|Milos Raonic returns a shot against Fernando Verdasco during the Estoril Open in Lisbon, Portugal, April 30, 2011. (HUGO CORREIA/Reuters)
Milos Raonic wasn't about to channel Mark Messier before the start of the biggest tournament of his young tennis career.
There weren't any bold predictions from the rising Canadian star, no guarantees of a win on the fabled red clay of Roland Garros Stadium on the outskirts of Paris.
Instead, Raonic opted to take a low-key approach prior to playing in his first French Open as a professional, sounding more like an awe-struck ball boy than the former New York Rangers captain.
"Honestly, I think it's more (about) trying to enjoy it, soak up the experience with it being my first time playing as a professional," Raonic said on a conference call Thursday. "It's pretty exciting playing here the first time and being seeded. I'm looking to build off of it, it's a starting point. It's a Grand Slam, a big tournament, and I want to try to play my best. So far I haven't had the chance to really experience too much. I haven't been around the crowds too much, that kind of stuff. So I haven't had much of a taste of that.
"I think the most spectacular thing is, really, this is a Grand Slam, this is one of the four most prestigious tournaments of the year, and I think it has to be treated with respect. These are the tournaments you look forward to playing your best tennis. These are the tournaments you want to peak at, you want to play your best tennis at, and that's what I'm looking forward to doing."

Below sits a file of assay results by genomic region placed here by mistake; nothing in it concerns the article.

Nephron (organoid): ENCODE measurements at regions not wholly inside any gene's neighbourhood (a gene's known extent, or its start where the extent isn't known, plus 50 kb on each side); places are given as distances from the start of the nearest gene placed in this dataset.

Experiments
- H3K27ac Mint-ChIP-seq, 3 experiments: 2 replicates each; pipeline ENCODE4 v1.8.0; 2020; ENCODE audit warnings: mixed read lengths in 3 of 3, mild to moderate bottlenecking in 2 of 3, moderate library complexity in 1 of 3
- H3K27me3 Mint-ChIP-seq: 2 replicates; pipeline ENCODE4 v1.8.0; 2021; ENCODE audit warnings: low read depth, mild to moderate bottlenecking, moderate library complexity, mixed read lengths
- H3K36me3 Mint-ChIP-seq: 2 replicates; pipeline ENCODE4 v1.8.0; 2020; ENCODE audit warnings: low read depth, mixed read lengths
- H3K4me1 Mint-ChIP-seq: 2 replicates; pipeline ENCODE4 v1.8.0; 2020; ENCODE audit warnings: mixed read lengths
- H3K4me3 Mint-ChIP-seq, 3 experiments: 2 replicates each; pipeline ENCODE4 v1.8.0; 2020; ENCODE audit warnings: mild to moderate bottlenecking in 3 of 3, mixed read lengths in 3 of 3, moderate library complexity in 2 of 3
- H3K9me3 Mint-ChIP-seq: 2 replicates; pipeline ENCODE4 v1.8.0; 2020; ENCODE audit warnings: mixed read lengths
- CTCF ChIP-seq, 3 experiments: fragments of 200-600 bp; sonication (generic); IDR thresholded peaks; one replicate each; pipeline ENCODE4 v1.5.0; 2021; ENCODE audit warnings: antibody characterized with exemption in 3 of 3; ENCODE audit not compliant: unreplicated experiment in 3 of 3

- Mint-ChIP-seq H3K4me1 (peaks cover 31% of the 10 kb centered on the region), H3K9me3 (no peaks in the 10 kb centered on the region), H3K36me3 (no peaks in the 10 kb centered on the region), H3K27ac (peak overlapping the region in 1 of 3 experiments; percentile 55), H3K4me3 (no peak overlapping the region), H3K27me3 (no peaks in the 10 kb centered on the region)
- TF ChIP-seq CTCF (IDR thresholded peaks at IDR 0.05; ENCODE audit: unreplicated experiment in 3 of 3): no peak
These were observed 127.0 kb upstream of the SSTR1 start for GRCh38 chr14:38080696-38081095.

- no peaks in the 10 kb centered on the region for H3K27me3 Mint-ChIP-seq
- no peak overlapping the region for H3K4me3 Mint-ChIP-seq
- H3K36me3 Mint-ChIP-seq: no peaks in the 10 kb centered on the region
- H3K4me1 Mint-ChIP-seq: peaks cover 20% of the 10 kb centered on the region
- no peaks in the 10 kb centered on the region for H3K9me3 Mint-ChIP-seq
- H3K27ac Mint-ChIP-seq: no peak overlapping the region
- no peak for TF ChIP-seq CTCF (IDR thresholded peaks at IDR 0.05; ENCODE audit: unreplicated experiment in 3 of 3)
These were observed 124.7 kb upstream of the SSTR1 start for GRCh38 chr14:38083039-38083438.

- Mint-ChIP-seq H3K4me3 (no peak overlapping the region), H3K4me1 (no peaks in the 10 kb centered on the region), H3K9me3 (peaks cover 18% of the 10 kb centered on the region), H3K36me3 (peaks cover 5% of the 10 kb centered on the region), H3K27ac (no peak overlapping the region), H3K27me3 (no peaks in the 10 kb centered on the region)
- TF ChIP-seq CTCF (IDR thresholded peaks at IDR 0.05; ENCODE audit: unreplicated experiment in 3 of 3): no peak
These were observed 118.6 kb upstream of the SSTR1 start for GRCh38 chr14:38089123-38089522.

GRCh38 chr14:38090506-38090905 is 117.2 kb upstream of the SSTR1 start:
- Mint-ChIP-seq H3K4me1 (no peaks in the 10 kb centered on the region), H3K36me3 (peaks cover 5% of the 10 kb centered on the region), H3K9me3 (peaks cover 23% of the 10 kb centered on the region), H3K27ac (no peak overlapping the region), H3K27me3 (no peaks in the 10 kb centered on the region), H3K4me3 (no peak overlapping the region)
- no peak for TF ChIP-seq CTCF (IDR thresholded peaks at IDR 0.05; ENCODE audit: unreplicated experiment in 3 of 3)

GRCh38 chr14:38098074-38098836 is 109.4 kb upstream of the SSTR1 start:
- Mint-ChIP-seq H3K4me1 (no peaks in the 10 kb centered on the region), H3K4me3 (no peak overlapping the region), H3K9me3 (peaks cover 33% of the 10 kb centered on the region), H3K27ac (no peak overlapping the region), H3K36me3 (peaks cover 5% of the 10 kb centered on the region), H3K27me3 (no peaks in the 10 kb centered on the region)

Despite never having played in the French Open before, Raonic will have some positive Grand Slam experience to draw on next week, though. He advanced to the round of 16 at the Australian Open in January, a result that started his rapid ascent up the ATP rankings.
But there will be some differences, notably the clay surface at Roland Garros.
"A lot of it is mental, just the patience of it, being ready for an extra ball to come back," he said. "I've spent a lot of time working on clay. It also gives me a lot of opportunities to get back into points. If my opponent hits a good shot, I can find a way to get back into it, sort of give myself the chance to dig my way back into the point."
Raonic, ranked 28th in the world and seeded for the second Grand Slam of the year, will find out Friday whom he will play in the first round when the draw is revealed. Andy Roddick of the U.S., ranked 11th in the world, pulled out of the French Open Thursday along with former champion Juan Carlos Ferraro because of injuries so that will bump Raonic up one spot in the seedings.
After a bad back forced him to call it quits in the semifinals of the Estoril Open against Spain's Fernando Verdasco last month, Raonic was bounced in the first round the next two weeks at ATP Tour stops in Madrid and Rome. The time off has allowed Raonic to heal, though, and he says he's fine for the French Open.
"Everything is good, actually," he said. "There was a little bit of a positive from that early exit in Rome, from the mental aspect to the physical aspect. The body is good, nothing is really bothering me at all. It let me refresh a bit and get a bit more hungry so everything is good."